Welfare Reform in a Tight Budget
Wednesday, 11th May 2011 at 12:32 pm
The 2011 Federal Budget has a strong focus on moving people off welfare and into the workforce, through measures such as providing wage subsidies for the long-term unemployed and tightening the Disability Support Pension – however welfare groups have labeled the 'get tough' measures as counter-productive.
In his budget speech, Treasurer Wayne Swan says in a growing economy like Australia’s, having the fourth highest proportion of jobless families in the developed world cannot be justified.
To get more people into the workforce, Swan says the Government will cut effective tax rates for 50,000 single parents by up to 20 cents in the dollar, invest $80 million in their skills, and transition more parents with high school kids onto job search payments.
Tax breaks that encourage people without kids to stay at home will be removed, and the Dependant Spouse Tax Offset will be phased out.
Swan says the government will invest $233 million in new support programs and 35,000 wage subsidies to encourage employers to take on staff that have been out of the workforce for more than two years.
To slow the growth of the Disability Support Pensions, which is now provided to an estimated 800,000 Australians, Swan says the government will bring forward strict new work tests, update the definition of incapacity, introduce new requirements for younger recipients, provide more wage subsidies, and allow more hours to be worked before payments are suspended.
Swan says the Budget addresses entrenched disadvantage through the introduction of participation plans for teen parents, new requirements for jobless families, extending controversial income management programs, and development of new place?based programs to support local and regional employment.
The Budget includes a significant boost for mental health services, with $1.5 billion provided for new mental health initiatives that Swan says focus on support for the seriously ill.
$419 million will be invested in headspace – the youth focussed early-intervention mental health foundation – and Early Psychosis Prevention and Intervention Centres.
The Budget also includes funding to establish a new National Mental Health Commission that will drive future reforms.
National peak welfare body the Australian Council of Social Service welcomes what it says is a modest investment in wage subsidies for unemployed people and the easing of income tests to improve work incentives, but is critical of benefit cuts for sole parents and young people on New Start Allowance.
ACOSS CEO Dr Cassandra Goldie says while the budget holds promise – removing the barriers to paid employment for some Australians – the ‘get tough measures’ are unnecessary and will be counter-productive.
Dr Goldie says the Budget had to be tough on waste, not welfare, and therefore ACOSS is pleased to see measures on the healthcare rebate, the tightening of fringe benefit tax on company cars, the dependant spouse offset and the removal of the low income tax offset for investment income of children. She also says ACOSS is delighted with the National Mental Health Reform Package, an overdue step that should find broad support.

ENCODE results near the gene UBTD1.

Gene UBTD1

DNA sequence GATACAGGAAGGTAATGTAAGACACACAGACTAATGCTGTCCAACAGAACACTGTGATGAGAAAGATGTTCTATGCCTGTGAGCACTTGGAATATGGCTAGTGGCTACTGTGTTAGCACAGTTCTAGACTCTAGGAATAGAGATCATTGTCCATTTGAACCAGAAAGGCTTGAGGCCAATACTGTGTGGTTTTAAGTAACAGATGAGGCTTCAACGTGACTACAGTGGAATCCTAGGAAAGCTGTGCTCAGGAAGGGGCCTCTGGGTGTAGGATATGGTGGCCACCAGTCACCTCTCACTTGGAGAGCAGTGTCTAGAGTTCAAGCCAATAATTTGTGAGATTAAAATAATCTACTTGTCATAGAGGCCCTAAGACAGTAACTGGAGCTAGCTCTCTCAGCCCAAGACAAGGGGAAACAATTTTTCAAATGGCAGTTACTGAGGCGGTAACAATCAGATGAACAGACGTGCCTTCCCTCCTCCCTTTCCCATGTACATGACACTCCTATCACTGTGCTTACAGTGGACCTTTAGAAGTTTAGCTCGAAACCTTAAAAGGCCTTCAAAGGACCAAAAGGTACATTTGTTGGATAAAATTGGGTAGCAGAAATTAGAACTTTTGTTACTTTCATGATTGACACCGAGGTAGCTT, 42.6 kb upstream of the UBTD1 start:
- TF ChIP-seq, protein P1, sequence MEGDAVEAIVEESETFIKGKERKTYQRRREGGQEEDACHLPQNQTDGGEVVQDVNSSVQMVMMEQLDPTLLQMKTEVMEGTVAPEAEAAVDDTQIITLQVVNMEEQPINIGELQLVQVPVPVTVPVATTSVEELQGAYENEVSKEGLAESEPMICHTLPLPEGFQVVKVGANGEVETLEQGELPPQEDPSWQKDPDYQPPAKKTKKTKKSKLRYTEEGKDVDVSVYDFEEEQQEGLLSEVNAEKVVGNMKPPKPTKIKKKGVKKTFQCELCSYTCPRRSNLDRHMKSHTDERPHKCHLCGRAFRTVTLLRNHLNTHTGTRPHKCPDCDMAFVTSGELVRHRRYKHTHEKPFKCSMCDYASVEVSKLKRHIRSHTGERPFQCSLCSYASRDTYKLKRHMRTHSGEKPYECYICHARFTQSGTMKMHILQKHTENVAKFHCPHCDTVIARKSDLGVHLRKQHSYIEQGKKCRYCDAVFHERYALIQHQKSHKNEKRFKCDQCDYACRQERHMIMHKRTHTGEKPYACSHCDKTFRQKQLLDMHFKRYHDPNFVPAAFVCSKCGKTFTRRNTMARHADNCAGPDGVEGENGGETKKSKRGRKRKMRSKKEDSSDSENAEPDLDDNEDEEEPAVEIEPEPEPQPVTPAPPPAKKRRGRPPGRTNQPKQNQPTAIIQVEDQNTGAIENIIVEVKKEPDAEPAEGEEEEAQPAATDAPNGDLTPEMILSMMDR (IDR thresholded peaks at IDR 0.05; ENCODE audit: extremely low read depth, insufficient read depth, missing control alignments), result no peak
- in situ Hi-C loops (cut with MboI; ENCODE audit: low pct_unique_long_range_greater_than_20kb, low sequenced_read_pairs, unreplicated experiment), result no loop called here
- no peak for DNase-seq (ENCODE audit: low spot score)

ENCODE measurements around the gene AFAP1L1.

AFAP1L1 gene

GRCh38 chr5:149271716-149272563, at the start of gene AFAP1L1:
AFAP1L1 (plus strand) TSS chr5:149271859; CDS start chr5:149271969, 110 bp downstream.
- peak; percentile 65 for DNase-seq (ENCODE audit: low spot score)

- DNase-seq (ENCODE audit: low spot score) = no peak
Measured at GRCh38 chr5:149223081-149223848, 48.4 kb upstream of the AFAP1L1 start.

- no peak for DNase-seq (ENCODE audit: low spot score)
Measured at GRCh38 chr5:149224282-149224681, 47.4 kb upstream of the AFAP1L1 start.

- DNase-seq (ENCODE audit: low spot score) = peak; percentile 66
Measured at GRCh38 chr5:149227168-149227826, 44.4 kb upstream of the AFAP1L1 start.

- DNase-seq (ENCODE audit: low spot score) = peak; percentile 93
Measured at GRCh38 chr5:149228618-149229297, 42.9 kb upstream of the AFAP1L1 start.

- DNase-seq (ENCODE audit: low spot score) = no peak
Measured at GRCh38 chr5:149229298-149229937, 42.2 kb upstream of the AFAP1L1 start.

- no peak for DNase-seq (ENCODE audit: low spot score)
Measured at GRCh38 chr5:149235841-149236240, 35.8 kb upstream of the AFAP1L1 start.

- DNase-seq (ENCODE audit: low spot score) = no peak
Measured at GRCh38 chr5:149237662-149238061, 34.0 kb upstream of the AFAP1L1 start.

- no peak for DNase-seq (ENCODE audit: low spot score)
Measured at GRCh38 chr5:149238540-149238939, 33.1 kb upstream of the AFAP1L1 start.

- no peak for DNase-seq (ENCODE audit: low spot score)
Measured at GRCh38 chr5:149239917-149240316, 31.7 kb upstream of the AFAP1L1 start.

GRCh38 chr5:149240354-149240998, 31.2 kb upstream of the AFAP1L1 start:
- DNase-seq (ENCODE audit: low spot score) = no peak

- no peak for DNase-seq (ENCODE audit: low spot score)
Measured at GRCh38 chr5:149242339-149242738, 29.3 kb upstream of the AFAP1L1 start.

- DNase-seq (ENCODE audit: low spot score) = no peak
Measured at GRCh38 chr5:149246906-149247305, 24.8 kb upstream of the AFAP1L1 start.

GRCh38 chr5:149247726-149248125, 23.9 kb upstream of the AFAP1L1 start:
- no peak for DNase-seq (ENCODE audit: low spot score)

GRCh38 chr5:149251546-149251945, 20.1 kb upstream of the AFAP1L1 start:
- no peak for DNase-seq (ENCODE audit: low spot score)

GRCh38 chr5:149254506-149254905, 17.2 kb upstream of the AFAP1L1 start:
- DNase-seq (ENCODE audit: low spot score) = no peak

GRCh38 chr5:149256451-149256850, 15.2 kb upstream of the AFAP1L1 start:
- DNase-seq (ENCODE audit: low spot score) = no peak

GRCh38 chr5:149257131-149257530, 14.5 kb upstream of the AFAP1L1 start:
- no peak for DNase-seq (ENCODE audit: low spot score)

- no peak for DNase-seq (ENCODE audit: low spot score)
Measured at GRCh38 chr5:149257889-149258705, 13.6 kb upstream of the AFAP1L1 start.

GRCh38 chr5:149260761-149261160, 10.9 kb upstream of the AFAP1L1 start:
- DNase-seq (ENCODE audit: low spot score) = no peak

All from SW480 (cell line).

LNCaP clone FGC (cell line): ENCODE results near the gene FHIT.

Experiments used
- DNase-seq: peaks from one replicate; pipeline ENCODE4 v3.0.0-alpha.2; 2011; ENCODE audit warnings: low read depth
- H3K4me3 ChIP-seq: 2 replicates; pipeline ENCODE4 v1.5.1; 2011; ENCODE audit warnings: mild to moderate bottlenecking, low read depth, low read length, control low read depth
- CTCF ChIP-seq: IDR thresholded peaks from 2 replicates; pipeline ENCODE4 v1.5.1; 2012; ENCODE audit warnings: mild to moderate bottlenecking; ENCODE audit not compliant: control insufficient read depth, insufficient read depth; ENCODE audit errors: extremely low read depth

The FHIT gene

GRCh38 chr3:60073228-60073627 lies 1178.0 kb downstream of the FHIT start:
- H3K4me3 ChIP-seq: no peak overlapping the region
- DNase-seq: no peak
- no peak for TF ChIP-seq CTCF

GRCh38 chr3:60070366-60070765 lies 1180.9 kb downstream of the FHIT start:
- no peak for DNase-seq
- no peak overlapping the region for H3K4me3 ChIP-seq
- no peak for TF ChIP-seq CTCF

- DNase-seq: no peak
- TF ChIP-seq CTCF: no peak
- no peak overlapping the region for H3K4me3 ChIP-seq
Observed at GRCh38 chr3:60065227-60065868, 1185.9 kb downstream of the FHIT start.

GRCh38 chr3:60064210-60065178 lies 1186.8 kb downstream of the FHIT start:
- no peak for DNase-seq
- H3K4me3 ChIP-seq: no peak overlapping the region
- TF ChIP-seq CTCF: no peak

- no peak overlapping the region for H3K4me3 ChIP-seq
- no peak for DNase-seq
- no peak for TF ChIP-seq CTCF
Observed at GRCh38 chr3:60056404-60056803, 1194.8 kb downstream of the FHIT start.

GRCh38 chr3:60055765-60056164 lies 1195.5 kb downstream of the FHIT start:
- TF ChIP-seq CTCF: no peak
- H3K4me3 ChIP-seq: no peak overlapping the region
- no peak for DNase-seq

However she says the government has made a mistake by imposing ‘activity requirements’ on people on social security, which she says in many cases won’t help them into employment.
She says ACOSS is particularly concerned about the $56 per week reduction in payments for some groups of single parents with teenage children and the $43 per week reduction in payments for unemployed 21 year-olds.
In an article in the Sydney Morning Herald, journalist Adele Horin says the Budget’s ‘tough-love’ approach to welfare is a brave move, but warns that the right people need to get the toughness.
Horin says the changes to the Disability Support Pension means that for the first time disability pensioners aged under 35 with some capacity for even a day's work a week will be compelled to attend Centrelink interviews to prepare for their future. She says the new applicants will need to prove they have tried to find a job over the past 18 months.
She says never before has an Australian government required existing recipients of the disability pension to do anything to receive their benefit, and such a move has been considered political suicide.
She says the toughening of the disability support pension is a way of diverting thousands of people onto the cheaper, poverty-level Newstart Allowance.
At the moment, the maximum payout for a single person on the disability support pension is $670 per fortnight, compared to the $474.90 per fortnight for a single person with no children on Newstart.